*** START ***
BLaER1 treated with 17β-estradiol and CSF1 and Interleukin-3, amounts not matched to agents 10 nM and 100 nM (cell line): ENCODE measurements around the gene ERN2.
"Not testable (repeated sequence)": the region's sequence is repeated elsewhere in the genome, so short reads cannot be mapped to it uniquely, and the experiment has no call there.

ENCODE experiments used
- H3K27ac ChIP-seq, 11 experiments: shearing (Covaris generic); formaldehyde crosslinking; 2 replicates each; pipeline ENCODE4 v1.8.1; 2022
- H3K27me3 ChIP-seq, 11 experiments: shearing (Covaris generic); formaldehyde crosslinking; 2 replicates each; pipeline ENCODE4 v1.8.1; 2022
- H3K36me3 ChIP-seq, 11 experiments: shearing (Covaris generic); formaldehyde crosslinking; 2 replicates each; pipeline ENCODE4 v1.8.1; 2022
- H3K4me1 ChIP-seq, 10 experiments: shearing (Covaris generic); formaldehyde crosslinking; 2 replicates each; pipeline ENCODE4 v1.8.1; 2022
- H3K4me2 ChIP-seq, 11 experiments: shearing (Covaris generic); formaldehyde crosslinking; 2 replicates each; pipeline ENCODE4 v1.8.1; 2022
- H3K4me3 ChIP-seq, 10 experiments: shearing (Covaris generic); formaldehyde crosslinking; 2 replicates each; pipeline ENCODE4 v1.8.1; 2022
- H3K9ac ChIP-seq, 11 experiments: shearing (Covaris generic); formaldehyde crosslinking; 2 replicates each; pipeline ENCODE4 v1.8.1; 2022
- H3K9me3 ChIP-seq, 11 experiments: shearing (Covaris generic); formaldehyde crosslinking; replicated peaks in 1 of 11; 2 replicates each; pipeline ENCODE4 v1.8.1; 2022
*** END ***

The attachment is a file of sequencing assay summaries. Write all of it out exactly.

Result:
BLaER1 treated with 17β-estradiol and CSF1 and Interleukin-3, amounts not matched to agents 10 nM and 100 nM (cell line): ENCODE measurements around the gene ERN2.
"Not testable (repeated sequence)": the region's sequence is repeated elsewhere in the genome, so short reads cannot be mapped to it uniquely, and the experiment has no call there.

ENCODE experiments used
- H3K27ac ChIP-seq, 11 experiments: shearing (Covaris generic); formaldehyde crosslinking; 2 replicates each; pipeline ENCODE4 v1.8.1; 2022
- H3K27me3 ChIP-seq, 11 experiments: shearing (Covaris generic); formaldehyde crosslinking; 2 replicates each; pipeline ENCODE4 v1.8.1; 2022
- H3K36me3 ChIP-seq, 11 experiments: shearing (Covaris generic); formaldehyde crosslinking; 2 replicates each; pipeline ENCODE4 v1.8.1; 2022
- H3K4me1 ChIP-seq, 10 experiments: shearing (Covaris generic); formaldehyde crosslinking; 2 replicates each; pipeline ENCODE4 v1.8.1; 2022
- H3K4me2 ChIP-seq, 11 experiments: shearing (Covaris generic); formaldehyde crosslinking; 2 replicates each; pipeline ENCODE4 v1.8.1; 2022
- H3K4me3 ChIP-seq, 10 experiments: shearing (Covaris generic); formaldehyde crosslinking; 2 replicates each; pipeline ENCODE4 v1.8.1; 2022
- H3K9ac ChIP-seq, 11 experiments: shearing (Covaris generic); formaldehyde crosslinking; 2 replicates each; pipeline ENCODE4 v1.8.1; 2022
- H3K9me3 ChIP-seq, 11 experiments: shearing (Covaris generic); formaldehyde crosslinking; replicated peaks in 1 of 11; 2 replicates each; pipeline ENCODE4 v1.8.1; 2022